Moonies make dollars 60m in record mass wedding (CORRECTED)

CORRECTION (PUBLISHED 17 FEBRUARY 1993) APPENDED TO THIS ARTICLE

IT was without doubt the loudest 'I do' in history. More than 40,000 brides and grooms, packed into the Olympic Stadium in Seoul, South Korea, responded in unison as The Rev Sun Myung Moon asked them to affirm their marriage vows. It sounded as if the home team had scored a goal.

In the largest mass wedding held by Mr Moon's Unification Church, 20,825 couples were married yesterday. Another 9,800 couples in 10 other countries were linked to the ceremony by a live satellite link.

Many participants, who do not like to be called Moonies, met their partners hours, or at most days, before the ceremony. They had been paired by Mr Moon on the basis of photographs and brief life histories. Some do not share a common language. But these are mere details in the face of Mr Moon's vision of a world family unified in peace through his mediation. 'The festival is a model of a synergy that could exist on a global scale,' said Thomas Cromwell, a spokesman for the minister.

The show was well choreographed. The couples, all wearing white wedding dresses or dark blue suits, waited in the sweltering sun until a fanfare announced the arrival of the archpriest of 'Godism'. Mr Moon emerged through a door fringed with gold, and walked on a red carpet to a platform overlooking the crowd. He wore white robes embroidered with gold and a crown on his head. Beside him his wife was similarly attired, with a coronet to reinforce the king-queen imagery. But the effect was more like the arrival of a game- show host - the biggest show going, in which everyone wins a prize for life. Everyone in the stadium rose and cheered.

Annie Hong, 36, an Englishwoman who joined the Unification Church in 1979 while on holiday in California, said: 'The reverend is definitely a prophet and most people would regard him as a Messiah too.' She was married in a mass wedding seven years ago to her Korean husband and was at the stadium yesterday to see her sister-in-law married.

She said the experience of a mass wedding was valuable. 'It makes you realise how individualistic other weddings are when people think of having their own special day.'

Not everyone was overwhelmed, however, and a group from established Christian churches in Japan and Korea protested about the event. Lee Dae Bok, who used to be a member of the Unification Church and is now a Presbyterian minister in Korea, said: 'The mass wedding is wrong. I can tell you from my own experience how unhappy people are who get married in mass weddings.'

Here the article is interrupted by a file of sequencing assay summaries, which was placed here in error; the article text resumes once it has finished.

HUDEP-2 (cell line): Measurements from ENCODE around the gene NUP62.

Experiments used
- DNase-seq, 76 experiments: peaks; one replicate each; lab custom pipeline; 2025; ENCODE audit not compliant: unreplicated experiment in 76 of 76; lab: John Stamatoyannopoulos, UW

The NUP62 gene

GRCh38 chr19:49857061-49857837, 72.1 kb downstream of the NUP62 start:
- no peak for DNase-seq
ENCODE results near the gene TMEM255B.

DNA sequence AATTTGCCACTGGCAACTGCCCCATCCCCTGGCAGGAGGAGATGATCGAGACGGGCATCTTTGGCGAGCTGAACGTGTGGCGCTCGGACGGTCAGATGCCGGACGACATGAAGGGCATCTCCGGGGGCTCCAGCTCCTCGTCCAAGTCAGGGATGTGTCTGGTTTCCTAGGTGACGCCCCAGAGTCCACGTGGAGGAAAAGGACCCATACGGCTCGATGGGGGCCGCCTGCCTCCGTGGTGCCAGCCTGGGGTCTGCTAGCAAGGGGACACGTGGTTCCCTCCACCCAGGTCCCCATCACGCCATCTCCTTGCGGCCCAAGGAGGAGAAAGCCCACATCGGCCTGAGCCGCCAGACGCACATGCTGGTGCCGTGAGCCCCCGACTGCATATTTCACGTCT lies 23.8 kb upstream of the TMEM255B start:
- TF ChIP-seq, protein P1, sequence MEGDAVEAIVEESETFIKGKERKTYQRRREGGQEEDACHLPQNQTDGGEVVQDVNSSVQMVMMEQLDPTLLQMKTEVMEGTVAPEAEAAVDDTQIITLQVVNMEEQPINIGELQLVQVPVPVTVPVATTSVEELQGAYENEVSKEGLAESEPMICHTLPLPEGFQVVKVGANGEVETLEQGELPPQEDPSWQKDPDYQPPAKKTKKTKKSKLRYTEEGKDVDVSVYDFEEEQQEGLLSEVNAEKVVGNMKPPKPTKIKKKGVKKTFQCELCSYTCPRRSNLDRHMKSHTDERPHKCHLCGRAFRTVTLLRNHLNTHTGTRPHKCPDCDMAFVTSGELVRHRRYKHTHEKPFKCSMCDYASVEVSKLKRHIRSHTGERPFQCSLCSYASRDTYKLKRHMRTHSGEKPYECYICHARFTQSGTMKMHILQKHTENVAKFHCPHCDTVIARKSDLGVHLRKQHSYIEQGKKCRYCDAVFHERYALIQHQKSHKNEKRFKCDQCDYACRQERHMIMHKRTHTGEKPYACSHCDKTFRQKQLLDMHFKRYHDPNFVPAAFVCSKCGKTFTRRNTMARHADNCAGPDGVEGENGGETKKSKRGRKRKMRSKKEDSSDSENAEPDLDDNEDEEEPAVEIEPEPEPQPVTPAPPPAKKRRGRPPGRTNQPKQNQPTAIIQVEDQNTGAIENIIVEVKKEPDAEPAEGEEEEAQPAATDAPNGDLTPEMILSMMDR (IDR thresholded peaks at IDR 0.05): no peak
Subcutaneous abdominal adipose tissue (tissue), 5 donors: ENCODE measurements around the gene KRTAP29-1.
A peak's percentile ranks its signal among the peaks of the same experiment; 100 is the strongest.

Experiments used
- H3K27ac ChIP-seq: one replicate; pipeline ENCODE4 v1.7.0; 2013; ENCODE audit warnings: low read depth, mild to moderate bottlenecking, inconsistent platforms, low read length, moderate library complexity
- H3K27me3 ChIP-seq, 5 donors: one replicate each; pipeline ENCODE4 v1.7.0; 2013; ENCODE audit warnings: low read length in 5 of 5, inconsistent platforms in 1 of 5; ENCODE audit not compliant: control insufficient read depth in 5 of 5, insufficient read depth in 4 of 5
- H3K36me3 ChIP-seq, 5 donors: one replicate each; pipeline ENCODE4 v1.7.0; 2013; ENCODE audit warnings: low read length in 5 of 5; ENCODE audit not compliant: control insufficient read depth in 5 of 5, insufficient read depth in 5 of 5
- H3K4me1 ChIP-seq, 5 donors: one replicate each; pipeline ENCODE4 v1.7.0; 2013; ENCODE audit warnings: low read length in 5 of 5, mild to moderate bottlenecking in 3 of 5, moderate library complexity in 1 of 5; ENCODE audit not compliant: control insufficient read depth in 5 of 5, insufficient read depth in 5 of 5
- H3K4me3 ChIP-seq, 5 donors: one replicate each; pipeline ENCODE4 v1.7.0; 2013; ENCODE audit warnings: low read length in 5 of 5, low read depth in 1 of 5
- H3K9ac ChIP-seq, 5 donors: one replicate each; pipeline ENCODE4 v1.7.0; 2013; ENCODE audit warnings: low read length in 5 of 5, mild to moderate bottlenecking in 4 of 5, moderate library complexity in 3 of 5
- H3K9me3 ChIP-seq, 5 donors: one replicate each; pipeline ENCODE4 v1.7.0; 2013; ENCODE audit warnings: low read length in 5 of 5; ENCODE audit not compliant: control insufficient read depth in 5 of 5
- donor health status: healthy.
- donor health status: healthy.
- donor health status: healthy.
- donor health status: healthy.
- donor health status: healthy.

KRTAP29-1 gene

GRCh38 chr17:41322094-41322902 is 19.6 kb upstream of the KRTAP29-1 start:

The Unification Church has tried hard to shed its image of brainwashing young people and cutting them off from their families. The church was set up in 1954 by Mr Moon, who was born in 1920 and claims to have received a revelation from Jesus Christ when he was 16.

Behind the church is the Tongil Group, a secretive business empire, with interests in publishing, including the Washington Times, and property, soft drinks, schools and machine-parts manufacturing. But as Mr Moon's mass weddings have become bigger, the income from his commercial interests has suddenly started to decline, and this year Korean banks have become reluctant to extend new loans to the group.

No financial worries were evident at the ceremony. Half the participants were from Japan, where clearly the empty materialist society has produced many people in search of many people are attracted to Mr Moon's family-centred love and peace message. Japanese members paid dollars 2,000 ( pounds 1,000) to take part. For Westerners the fee was dollars 1,000 and those from poorer African states paid dollars 300.

On a rough average of dollars 1,000 each, that is dollars 60m for a 20-minute ceremony for all the couples. But no doubt that was far from the mind of Mr Moon as he proclaimed the mass wedding 'before God, true parents, the world and cosmos'.

CORRECTION

IN an article on a record mass wedding conducted by the Unification Church on 26 August 1992, it was estimated that the Church 'made' dollars 60m in connection with the ceremony. The stated assumption for this estimate was that some 30,000 couples paid, on average, a fee of dollars 1,000 per person. The Church has asked to make clear that this is an estimate which they do not accept. In particular, fees were not paid by the 10,000 couples who participated in the ceremony without going to Seoul; and fees charged were in no sense profit, since many expenses were incurred. Any impression to the contrary is regretted.

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